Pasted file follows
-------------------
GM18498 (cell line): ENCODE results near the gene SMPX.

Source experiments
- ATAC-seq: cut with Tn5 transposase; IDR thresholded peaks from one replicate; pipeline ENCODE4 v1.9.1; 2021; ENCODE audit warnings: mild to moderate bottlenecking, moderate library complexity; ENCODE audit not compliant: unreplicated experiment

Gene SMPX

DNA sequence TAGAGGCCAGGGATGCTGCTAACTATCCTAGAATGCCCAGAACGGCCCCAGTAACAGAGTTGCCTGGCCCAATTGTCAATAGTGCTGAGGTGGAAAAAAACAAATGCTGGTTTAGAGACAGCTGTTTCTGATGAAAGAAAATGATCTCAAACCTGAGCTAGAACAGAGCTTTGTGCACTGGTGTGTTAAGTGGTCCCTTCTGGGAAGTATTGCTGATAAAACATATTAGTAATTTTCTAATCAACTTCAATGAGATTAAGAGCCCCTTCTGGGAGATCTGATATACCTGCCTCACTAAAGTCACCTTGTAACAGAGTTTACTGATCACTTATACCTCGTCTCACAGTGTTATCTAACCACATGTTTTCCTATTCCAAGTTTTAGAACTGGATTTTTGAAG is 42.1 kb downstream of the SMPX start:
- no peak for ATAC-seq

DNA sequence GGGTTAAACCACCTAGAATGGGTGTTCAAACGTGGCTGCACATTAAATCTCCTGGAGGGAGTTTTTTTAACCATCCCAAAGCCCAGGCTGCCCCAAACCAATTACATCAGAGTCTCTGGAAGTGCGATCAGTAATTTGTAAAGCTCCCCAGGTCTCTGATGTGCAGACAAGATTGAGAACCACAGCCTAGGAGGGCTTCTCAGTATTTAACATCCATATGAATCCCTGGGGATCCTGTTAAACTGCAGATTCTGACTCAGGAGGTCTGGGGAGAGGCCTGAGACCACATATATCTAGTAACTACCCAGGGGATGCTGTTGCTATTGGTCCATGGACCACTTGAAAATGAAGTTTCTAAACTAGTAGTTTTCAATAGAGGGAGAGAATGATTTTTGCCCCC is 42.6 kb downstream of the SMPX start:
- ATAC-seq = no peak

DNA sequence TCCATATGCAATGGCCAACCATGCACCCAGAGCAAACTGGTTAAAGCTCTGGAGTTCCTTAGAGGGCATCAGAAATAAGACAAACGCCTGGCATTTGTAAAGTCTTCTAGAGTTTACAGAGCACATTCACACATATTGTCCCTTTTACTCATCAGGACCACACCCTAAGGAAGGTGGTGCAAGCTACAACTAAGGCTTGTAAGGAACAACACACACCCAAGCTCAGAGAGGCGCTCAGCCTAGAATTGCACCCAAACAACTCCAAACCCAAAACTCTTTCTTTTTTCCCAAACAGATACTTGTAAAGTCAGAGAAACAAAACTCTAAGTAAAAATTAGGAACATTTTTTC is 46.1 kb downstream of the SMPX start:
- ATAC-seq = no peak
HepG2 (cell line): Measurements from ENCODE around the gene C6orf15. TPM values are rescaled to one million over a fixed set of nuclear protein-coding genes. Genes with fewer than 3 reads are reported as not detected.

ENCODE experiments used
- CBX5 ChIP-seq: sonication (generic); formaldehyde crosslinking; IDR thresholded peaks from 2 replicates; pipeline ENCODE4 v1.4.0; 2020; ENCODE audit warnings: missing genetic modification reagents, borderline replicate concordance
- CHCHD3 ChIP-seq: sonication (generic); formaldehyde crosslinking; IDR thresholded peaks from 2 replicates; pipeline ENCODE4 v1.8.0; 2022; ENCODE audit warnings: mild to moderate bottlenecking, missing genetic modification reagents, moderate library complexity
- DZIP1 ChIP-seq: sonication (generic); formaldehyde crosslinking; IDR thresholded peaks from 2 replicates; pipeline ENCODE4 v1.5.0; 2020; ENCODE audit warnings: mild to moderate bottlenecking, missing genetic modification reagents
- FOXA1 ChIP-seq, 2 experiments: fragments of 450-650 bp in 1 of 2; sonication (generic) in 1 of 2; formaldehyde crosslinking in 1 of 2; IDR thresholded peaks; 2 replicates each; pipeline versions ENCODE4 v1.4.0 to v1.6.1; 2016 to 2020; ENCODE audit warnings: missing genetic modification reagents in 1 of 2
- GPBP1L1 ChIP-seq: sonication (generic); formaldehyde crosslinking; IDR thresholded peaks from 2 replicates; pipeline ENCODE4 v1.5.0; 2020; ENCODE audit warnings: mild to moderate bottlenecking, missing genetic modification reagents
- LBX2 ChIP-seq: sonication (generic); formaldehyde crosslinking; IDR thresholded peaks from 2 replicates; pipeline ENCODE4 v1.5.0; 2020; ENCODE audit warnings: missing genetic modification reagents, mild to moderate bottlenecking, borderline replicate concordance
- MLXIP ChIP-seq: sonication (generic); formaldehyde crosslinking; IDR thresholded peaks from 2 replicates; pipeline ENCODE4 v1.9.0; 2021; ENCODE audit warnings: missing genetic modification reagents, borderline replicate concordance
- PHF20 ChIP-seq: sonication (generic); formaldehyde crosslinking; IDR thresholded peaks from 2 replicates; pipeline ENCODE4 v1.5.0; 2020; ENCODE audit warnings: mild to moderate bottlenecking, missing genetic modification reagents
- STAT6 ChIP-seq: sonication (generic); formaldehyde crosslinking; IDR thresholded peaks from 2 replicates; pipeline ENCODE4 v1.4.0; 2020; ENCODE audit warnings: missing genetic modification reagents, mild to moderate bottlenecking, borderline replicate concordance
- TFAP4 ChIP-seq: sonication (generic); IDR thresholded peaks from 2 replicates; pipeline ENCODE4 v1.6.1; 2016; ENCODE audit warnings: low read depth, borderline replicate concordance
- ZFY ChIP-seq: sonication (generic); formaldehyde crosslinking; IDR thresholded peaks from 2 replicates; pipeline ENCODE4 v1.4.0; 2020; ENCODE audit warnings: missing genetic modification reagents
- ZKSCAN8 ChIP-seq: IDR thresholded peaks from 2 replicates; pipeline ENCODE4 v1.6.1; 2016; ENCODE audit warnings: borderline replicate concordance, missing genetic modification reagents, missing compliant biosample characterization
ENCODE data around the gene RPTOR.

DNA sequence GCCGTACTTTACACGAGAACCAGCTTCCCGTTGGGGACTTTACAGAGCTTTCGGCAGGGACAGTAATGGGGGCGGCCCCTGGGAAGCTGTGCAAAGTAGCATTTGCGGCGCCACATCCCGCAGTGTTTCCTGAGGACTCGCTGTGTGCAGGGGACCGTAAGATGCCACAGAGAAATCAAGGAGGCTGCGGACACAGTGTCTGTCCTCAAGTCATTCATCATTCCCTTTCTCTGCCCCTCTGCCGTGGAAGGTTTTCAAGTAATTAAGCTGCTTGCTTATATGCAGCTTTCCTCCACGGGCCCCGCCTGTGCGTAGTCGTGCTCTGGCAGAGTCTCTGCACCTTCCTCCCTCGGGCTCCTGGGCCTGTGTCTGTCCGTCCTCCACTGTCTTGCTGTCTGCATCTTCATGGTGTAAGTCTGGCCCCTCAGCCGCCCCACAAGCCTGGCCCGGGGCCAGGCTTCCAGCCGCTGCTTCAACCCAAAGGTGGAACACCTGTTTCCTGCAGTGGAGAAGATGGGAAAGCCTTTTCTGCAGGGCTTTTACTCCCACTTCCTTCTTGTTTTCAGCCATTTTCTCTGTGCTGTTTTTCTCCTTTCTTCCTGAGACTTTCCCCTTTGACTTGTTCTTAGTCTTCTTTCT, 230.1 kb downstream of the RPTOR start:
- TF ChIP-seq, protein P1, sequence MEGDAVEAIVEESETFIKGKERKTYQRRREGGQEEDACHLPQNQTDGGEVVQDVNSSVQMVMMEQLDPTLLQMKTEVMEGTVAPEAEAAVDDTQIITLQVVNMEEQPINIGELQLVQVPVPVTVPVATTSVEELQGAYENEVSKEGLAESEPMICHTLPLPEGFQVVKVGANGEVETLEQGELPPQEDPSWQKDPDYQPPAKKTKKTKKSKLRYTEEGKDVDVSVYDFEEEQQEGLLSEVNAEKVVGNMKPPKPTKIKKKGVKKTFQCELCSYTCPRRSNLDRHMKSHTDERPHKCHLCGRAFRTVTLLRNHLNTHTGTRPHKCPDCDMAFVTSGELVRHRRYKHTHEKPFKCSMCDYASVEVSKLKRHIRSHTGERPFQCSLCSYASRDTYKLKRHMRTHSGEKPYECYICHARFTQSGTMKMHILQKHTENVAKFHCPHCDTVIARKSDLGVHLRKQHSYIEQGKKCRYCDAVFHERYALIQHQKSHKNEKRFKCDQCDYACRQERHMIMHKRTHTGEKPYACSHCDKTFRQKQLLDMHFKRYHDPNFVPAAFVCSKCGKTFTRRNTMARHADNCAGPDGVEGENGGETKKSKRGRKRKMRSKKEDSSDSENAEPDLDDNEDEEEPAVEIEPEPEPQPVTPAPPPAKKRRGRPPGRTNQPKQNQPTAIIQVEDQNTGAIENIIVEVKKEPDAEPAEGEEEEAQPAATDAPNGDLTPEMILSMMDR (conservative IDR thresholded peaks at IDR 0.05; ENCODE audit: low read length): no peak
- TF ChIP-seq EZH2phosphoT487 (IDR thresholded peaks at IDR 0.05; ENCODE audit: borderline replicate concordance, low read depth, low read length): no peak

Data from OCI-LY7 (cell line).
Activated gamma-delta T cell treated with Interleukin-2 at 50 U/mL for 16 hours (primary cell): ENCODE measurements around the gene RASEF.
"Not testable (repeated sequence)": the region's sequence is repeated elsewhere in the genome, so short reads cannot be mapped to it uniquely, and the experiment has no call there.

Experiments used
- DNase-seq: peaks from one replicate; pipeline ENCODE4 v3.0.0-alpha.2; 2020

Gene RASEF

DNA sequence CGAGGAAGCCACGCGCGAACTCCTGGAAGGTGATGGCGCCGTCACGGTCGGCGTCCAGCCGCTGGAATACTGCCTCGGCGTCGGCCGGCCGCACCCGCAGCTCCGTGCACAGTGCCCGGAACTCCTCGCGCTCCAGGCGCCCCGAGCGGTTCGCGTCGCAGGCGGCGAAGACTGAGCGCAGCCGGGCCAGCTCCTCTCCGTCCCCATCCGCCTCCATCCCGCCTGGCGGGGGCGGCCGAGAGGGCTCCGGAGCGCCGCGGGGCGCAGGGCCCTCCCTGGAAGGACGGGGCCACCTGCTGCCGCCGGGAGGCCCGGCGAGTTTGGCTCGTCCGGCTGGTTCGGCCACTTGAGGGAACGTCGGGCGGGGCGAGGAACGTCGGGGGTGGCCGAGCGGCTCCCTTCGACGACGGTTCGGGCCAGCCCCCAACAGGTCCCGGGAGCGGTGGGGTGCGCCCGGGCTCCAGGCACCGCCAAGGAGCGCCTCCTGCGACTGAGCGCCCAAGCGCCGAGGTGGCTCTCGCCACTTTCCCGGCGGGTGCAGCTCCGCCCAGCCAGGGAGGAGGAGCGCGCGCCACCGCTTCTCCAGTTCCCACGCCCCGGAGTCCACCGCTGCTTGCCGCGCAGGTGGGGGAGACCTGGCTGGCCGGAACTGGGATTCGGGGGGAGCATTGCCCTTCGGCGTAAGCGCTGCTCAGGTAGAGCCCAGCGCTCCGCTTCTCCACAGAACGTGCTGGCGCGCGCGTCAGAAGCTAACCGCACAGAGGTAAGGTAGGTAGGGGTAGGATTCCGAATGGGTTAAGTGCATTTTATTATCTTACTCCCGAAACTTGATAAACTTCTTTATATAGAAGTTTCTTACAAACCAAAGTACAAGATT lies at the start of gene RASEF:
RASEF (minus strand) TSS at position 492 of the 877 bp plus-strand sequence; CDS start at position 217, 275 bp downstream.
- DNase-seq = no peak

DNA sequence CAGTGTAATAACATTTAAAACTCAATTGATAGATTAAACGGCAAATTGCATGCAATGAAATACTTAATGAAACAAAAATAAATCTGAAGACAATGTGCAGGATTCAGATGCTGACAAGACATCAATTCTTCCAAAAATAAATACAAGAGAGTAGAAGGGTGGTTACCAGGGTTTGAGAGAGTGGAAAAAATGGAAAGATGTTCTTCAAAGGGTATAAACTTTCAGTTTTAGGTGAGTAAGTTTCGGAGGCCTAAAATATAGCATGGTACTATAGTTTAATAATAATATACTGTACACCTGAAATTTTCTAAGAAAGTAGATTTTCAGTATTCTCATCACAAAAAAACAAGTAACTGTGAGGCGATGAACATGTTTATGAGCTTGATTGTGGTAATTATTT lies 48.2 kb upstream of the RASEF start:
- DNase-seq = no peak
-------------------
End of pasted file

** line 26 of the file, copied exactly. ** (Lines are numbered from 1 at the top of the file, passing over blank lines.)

DNA sequence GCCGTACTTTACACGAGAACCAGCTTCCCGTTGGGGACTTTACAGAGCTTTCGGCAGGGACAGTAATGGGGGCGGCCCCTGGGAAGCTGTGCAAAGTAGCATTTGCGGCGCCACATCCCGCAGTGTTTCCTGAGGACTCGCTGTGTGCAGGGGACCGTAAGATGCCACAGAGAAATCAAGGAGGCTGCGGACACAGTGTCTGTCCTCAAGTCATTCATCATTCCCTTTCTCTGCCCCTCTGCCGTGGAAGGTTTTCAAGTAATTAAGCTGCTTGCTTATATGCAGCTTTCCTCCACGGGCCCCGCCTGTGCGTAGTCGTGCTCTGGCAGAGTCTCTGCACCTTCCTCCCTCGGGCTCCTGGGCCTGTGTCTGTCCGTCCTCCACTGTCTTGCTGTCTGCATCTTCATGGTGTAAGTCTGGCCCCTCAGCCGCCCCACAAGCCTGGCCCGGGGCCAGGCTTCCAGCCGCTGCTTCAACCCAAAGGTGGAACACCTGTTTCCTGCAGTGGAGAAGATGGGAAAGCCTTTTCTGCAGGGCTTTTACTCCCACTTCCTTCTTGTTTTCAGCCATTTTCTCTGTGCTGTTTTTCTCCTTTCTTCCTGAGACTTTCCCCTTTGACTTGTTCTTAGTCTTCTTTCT, 230.1 kb downstream of the RPTOR start: